He’d failed at his job and knew for this he would surely bleed.

Yet with one look, Poseidon understood.
The creature’s loyalties had divided when humans invaded his hood.
So he invoked ancient powers and let the creature go.
Setting him free to walk the earth, to educate high and low.
‘Only take from the ocean what you can give back’, the creature preached.
‘This I swear, it’s simply fact.’

Converted as a disciple of Poseidon, the creature evolved.
Truth be told, he now walks the land brave and bold.
Spreading the word that water is life.
He now fights fiercely to defend the ocean’s rights.
So next time the sun sets and you’re near the sea, glance to the horizon.
You might get a sight of an aquatic freedom fighter.
One who burns with the power of Poseidon.


The angel with the dirty face


Through the grime and mist of the club you spy her.
Make-up smudged and sweaty but still a beautiful siren.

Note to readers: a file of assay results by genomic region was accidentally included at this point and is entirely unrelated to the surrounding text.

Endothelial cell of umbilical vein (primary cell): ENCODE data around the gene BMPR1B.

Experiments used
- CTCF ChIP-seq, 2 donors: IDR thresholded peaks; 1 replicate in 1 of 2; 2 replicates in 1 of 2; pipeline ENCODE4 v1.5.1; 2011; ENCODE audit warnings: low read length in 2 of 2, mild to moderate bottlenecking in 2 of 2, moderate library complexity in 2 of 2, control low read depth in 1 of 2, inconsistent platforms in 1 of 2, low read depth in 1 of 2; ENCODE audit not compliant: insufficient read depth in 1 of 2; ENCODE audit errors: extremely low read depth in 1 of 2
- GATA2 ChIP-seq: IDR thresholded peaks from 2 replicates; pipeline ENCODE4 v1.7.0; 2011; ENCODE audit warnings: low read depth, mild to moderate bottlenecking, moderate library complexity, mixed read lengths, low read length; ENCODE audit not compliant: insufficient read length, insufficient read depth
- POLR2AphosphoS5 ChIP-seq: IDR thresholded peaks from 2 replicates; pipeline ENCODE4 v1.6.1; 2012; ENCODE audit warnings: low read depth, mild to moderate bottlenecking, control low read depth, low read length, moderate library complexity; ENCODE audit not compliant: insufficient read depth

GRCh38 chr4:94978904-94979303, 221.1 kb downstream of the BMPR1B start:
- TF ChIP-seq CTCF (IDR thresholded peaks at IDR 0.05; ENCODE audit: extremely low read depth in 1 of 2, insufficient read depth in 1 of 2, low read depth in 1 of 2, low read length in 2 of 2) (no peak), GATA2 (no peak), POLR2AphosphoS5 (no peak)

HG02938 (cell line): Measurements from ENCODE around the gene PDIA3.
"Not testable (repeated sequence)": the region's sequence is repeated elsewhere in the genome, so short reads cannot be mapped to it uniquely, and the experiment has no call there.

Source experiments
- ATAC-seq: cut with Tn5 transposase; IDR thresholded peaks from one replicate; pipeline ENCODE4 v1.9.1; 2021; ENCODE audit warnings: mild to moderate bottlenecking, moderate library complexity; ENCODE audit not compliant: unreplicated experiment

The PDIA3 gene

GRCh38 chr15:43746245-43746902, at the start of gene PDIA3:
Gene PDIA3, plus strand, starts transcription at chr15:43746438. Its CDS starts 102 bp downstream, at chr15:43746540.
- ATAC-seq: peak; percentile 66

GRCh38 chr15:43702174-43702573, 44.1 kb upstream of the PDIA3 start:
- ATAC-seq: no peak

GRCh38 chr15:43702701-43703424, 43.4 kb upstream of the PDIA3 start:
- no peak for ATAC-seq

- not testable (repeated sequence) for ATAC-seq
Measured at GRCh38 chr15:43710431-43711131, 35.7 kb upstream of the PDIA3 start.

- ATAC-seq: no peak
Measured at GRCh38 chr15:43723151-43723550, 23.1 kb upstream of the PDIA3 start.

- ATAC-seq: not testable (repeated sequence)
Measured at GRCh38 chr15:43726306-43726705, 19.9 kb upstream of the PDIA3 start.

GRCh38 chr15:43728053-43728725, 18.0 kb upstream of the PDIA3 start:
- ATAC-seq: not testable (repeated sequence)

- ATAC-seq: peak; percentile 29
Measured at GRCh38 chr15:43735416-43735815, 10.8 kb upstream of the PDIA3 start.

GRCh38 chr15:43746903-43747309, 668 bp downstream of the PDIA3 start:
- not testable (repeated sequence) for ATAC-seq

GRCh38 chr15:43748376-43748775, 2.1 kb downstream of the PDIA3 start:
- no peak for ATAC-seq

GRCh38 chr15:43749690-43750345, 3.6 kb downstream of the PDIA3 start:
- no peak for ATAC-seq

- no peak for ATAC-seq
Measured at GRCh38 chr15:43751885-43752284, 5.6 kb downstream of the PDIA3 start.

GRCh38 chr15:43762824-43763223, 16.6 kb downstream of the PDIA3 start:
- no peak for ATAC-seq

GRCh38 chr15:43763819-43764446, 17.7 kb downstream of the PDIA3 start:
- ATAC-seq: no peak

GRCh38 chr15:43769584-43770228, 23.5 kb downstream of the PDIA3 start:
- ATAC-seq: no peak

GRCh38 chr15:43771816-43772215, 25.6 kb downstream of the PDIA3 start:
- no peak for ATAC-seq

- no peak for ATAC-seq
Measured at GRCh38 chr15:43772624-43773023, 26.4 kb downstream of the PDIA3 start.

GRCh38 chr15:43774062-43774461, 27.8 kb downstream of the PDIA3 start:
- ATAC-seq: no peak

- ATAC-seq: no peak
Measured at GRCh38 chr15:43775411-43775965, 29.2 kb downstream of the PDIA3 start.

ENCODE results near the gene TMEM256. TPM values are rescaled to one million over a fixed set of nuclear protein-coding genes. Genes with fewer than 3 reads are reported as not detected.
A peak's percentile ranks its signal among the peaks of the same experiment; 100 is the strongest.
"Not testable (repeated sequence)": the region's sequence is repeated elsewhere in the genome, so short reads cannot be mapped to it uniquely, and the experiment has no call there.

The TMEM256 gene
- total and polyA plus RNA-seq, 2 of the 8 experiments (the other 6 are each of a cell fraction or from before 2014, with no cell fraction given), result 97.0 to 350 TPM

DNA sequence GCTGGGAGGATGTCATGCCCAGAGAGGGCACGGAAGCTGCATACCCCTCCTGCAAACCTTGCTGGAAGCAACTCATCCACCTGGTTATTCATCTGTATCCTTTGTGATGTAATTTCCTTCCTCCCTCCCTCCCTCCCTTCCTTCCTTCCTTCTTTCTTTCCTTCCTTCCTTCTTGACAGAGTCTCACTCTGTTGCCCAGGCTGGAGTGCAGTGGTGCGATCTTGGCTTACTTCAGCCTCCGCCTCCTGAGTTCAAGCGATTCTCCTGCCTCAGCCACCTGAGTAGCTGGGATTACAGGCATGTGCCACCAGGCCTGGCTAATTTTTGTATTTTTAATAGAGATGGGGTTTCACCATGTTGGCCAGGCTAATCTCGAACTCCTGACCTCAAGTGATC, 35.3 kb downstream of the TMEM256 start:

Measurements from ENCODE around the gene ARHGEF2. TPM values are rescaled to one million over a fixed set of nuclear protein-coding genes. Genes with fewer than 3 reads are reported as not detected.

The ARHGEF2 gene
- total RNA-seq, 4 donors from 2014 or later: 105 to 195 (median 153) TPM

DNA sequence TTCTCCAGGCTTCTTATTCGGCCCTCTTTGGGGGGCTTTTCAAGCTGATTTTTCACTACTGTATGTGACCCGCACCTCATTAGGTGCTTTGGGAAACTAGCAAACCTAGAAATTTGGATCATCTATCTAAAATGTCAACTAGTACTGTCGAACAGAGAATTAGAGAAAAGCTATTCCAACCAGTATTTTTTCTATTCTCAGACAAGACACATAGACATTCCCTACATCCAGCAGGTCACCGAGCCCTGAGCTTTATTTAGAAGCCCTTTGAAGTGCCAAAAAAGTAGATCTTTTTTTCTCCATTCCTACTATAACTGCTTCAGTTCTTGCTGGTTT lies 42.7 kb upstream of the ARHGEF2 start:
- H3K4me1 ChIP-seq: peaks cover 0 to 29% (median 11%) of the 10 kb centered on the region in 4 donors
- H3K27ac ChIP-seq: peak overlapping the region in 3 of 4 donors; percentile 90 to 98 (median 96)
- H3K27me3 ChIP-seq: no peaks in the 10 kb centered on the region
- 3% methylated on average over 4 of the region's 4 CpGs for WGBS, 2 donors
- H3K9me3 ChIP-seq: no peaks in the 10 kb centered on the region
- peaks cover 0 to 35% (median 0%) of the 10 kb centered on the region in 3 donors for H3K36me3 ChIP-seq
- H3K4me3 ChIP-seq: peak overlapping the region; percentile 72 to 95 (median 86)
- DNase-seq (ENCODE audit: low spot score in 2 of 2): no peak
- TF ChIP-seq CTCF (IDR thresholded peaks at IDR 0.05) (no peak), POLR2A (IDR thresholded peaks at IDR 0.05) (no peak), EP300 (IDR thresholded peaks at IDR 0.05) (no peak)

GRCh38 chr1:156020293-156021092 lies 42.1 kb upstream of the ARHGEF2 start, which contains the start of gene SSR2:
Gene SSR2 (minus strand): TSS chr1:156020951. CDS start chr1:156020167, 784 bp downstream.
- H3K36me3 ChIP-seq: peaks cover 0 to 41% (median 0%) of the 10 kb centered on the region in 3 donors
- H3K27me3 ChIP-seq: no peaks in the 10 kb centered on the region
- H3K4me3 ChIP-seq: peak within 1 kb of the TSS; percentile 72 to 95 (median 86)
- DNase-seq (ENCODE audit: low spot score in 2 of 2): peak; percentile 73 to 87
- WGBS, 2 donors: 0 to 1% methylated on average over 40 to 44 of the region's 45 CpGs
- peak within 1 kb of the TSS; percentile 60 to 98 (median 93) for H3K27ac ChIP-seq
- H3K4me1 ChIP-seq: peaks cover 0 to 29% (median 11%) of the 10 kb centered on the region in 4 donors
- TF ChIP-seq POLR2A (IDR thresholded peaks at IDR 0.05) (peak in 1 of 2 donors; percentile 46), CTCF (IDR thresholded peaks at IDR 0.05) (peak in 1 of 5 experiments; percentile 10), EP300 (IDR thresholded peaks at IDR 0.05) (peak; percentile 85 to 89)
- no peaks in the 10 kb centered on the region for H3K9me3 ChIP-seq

She arches a brow as she spots your stare.
Then catches your frown as the club lights glare.
Smooth. What a way to start.
Mixed signals. Hardly a route to this girl’s heart.
But despite the noise, sweat and people this ain’t a race.
You’re prepared to put in the work for this angel with the dirty face.
She’s something else.
Possibly a succubus sent straight from hell.
But you’ll take your chances.
The crowds part as she prepares for your advances.
Your chemistry intense, loaded with pheromones.
She overloads your sense with light kisses like feather blows.
Your face flushed, all sorts of shades and redder tones.
She touches you.
Then your nethers explode as your wanton desire grows.
Who is the girl?
Where did she come from?
Chances are she’ll rock your world but come dawn she’ll be long gone.

Bleary-eyed a sliver of sunlight you spy through the curtains.
It’s morning and that girl was pure imagination.
Of that you’re certain.
Then she moves and the sheets undulate.
Christ, she’s real. At this rate you might suffocate.
But you keep it together. Be cool.
Remember to enunciate.
She laughes when she sees your brain whirring.
You falter, your embarrassment like a train stirring.